I worked for Intel for 5 years and had excellent reviews in all those years except after I went out on a medical leave. I am over 40 and had to have surgery to correct an old injury. The very week I returned to Intel I was given an SRA (spontaneous recognition award worth $100) and a plaque for doing a good job. Later that same week I was given the worst work review I had ever received. When I asked for documentation I was given none. When I pushed the issue up one level and then the next level, I was not allowed to have anyone speak on my behalf or question anything raised in my review.  

About a month later my job was taken away and I was given a bottom-of-the-line job. I had no outside contact, was not invited to any meetings and completely isolated. This is the tried and true Intel targeting system. The department I worked in currently has a 50% drop-out rate. All these employees couldn't be leaving or being forced out because they are all bad workers--Intel should look at the type of Managers they pay to do their job. Some of the Managers at Intel are as incompetent as they come.

Because I have outstanding job skills and experience I quickly got another job outside Intel. Sometime, somewhere the bubble is going to be burst on Intel's tactics and how they degrade, humiliate and illegally force good worker from their jobs. I smile now knowing that web sites like yours will bring people out who know the truth about Intel and are able to tell it--thank you.

Glad to be gone from Intel!!!

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25 - From a current Intel employee in New Mexico:

Like most others that have written, please use my comments anonymously.

Your WEB site is so on the mark.  I'm currently in a strange situation that after reading your site, makes it seems as if I'm being pushed out.   I'm not over 40 yet but close and have seen more than one sabbatical, so I've been around awhile.  It certainly makes me wish I had taken the VSP (Voluntary Separation Package) when I had the chance and it has reaffirmed that as soon as I have my own "exit plan" together, I'll be out.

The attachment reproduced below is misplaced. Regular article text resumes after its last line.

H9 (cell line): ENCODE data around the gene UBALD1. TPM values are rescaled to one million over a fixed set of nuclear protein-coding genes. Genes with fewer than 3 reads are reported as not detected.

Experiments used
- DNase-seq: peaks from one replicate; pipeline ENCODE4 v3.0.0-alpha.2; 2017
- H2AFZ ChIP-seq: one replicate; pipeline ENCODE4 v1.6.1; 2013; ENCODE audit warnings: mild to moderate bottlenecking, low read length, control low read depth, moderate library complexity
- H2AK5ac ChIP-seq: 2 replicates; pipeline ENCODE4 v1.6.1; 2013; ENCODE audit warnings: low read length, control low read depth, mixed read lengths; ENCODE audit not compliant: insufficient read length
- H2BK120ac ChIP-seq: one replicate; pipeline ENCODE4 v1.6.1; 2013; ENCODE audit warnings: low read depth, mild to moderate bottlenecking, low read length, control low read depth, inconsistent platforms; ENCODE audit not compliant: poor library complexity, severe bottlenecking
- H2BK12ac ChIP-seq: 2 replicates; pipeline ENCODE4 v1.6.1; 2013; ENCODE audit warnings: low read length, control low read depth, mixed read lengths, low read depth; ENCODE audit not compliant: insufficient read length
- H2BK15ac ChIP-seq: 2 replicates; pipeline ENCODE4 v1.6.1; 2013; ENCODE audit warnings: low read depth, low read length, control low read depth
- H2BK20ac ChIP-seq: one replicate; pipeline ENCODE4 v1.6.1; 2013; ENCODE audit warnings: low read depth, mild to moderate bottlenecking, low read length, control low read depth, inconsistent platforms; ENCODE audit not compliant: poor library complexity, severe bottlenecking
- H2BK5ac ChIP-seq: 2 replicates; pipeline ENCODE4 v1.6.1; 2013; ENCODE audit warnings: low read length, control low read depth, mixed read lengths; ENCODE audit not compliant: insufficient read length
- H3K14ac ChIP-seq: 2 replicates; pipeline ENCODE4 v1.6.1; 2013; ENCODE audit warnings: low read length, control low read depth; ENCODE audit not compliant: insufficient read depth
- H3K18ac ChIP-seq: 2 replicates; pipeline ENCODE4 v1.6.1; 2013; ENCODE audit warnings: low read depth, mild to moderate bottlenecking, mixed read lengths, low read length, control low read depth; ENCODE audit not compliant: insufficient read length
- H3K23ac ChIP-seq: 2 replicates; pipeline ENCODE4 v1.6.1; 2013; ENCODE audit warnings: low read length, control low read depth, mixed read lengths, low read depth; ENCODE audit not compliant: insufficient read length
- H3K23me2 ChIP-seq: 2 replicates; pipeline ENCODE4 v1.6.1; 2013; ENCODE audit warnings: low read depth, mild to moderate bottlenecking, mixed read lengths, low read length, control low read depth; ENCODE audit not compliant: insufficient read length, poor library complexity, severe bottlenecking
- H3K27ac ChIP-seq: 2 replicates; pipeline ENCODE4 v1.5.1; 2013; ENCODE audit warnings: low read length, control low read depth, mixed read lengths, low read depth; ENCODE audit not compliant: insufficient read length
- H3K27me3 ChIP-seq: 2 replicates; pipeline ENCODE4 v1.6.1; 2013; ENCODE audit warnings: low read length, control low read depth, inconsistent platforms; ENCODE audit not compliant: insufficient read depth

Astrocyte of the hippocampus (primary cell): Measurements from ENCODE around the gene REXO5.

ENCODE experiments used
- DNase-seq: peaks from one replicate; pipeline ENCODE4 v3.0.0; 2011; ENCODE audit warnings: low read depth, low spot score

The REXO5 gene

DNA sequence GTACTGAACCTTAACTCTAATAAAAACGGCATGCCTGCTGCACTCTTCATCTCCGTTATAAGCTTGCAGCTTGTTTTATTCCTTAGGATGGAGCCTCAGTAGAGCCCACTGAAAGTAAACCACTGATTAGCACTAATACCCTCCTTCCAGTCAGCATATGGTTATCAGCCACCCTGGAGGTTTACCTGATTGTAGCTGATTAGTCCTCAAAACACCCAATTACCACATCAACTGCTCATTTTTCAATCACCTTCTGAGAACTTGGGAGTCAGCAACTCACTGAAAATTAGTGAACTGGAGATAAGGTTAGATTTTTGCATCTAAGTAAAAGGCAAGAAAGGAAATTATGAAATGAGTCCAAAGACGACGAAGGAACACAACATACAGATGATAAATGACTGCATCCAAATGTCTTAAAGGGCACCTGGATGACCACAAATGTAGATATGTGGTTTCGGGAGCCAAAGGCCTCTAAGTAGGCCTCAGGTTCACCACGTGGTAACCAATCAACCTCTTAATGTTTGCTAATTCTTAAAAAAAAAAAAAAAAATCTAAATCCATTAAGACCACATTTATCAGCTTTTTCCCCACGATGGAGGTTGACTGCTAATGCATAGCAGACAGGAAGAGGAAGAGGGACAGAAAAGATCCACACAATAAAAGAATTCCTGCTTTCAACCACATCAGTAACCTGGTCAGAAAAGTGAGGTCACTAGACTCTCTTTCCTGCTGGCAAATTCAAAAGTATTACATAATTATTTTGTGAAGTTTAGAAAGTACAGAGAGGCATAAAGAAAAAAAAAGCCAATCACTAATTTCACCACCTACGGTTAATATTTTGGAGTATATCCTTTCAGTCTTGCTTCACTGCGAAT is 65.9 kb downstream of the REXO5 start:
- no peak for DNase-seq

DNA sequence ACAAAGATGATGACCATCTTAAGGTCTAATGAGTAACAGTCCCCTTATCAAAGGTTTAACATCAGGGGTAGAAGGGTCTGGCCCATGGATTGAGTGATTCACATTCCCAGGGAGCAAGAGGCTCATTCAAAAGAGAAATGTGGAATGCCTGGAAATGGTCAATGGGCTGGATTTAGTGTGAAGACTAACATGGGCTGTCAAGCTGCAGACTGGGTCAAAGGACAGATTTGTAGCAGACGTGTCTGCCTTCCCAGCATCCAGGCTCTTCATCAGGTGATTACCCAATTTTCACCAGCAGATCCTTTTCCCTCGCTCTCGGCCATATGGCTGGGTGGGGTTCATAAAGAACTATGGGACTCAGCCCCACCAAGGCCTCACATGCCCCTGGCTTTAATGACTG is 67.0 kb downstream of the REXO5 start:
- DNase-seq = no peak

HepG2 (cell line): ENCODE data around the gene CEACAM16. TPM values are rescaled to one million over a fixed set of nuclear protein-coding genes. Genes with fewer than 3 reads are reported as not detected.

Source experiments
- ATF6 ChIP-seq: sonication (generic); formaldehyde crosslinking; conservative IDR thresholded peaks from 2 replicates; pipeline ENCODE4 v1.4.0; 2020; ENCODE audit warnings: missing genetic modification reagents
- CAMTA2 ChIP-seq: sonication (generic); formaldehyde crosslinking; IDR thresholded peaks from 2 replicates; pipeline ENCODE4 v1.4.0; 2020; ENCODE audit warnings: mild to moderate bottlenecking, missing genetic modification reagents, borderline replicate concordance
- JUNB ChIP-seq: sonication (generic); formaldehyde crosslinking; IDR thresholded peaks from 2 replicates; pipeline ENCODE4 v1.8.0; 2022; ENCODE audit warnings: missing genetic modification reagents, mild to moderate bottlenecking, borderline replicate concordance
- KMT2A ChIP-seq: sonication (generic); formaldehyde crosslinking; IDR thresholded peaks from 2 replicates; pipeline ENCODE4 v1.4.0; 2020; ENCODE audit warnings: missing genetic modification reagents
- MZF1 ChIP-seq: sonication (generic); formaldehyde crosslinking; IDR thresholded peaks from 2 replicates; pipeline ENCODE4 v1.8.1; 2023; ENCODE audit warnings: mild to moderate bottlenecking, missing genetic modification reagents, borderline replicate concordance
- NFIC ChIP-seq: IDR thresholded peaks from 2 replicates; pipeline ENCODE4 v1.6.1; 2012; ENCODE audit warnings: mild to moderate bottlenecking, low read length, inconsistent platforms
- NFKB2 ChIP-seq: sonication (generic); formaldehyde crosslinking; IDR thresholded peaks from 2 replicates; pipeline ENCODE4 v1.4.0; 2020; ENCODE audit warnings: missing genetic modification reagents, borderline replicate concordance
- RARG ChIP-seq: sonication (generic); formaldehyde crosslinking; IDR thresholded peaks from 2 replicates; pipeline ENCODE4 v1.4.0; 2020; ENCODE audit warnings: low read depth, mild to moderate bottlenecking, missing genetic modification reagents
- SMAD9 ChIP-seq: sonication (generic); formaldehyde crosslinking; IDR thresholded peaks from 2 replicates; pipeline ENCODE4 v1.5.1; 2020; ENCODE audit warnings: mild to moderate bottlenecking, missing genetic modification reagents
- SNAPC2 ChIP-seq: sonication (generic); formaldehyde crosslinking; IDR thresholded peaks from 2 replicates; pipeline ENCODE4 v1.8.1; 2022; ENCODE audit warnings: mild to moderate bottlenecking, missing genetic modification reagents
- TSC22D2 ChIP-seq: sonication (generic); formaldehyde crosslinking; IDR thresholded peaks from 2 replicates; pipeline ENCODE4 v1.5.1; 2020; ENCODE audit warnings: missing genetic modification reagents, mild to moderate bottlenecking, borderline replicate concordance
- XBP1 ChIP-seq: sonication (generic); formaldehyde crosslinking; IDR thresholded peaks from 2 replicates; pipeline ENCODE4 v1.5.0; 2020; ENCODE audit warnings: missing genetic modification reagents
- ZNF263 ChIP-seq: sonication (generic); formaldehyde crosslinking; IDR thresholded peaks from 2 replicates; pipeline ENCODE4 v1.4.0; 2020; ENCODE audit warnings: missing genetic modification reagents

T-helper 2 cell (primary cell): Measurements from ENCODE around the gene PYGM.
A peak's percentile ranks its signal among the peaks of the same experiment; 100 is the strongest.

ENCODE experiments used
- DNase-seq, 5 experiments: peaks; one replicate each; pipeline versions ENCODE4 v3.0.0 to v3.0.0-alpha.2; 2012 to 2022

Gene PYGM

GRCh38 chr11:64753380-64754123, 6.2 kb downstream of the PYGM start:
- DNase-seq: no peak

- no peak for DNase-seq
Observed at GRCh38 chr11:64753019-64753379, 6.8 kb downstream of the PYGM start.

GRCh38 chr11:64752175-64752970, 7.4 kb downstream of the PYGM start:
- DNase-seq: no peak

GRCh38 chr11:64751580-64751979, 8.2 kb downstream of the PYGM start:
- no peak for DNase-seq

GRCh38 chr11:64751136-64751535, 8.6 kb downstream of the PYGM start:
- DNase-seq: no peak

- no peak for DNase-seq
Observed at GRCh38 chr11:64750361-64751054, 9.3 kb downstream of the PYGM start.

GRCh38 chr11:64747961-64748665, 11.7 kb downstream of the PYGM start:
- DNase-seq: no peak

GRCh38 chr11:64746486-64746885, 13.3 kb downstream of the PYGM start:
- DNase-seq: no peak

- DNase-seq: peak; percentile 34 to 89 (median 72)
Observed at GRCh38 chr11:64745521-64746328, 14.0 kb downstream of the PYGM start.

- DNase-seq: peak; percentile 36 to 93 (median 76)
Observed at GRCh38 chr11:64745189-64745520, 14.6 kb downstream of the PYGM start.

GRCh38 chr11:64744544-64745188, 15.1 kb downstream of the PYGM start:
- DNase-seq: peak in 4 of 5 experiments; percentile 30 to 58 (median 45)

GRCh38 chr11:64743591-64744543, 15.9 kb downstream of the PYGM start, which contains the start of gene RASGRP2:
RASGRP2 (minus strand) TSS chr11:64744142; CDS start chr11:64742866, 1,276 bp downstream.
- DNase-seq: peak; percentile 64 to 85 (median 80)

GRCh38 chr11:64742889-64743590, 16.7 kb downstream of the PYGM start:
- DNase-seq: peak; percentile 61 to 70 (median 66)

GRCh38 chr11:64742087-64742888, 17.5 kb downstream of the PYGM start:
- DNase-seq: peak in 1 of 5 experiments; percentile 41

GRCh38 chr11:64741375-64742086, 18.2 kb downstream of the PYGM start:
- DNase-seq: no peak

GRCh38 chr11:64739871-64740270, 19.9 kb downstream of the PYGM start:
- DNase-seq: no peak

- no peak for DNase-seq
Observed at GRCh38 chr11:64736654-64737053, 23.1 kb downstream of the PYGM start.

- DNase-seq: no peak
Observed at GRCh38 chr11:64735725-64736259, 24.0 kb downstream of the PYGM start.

Anyway, some interesting observations:

  1. Regarding the number of employees that have been cut this year, like you, I think it will be at least 10,000.    Here in New Mexico, the local papers, Intel fans that they are, just published a state of the semiconductor story and said that 210 positions at Intel have been moved out of state.  I feel that many more than 210 are gone.   When FAB7/9 cut back, there were close to 400 that I recall, although Intel was vague about the actual numbers.  It may have been much higher.  Also, the recent VSP eliminated in the area of 350 positions alone.   All one has to do is to look at the parking lots which used to be impossible to find a spot it.  It's amazing how empty parts of it are.  And all these cutbacks while Intel has a record third quarter.
  2. I know of several requisitions that were "sat on", then cancelled due to "cost cutting". 
  3. A quick perusal of the jobs on-line will confirm that there are many RCG positions available, in fact mostly RCG positions.   I know of several that I've worked with in the past that have now been hired recently. I was surprised to see them in the hallway and thought they were back for another intern/co-op rotation but were permanent hires instead. 

A couple of other disturbing trends:

So, a very interesting "switch" has occurred, further slanting opportunities away from the true "experienced" employees and towards RCGs or anyone willing to take a huge cut in pay and grade to survive.

Again, please post my comments anonymously.

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24 - From a former Intel employee:

Your Web Site is a breath of fresh air and I wish you well.

I am an ex-Intel employee who went through the agonizing "Ranking and Rating", "CAP", "Redeployment" charade and finally got out of Intel after almost 7 years.  I was over age 40, and had two medical conditions (the second was psychiatric and developed while at Intel).

What struck me most at the time was the very nearly total acquiescence of the work force to such an arbitrary, highhanded and hypocritical state of affairs.  That, and the stress displayed by most employees who wanted to be good worker-bees and found deep denial the only way to do it.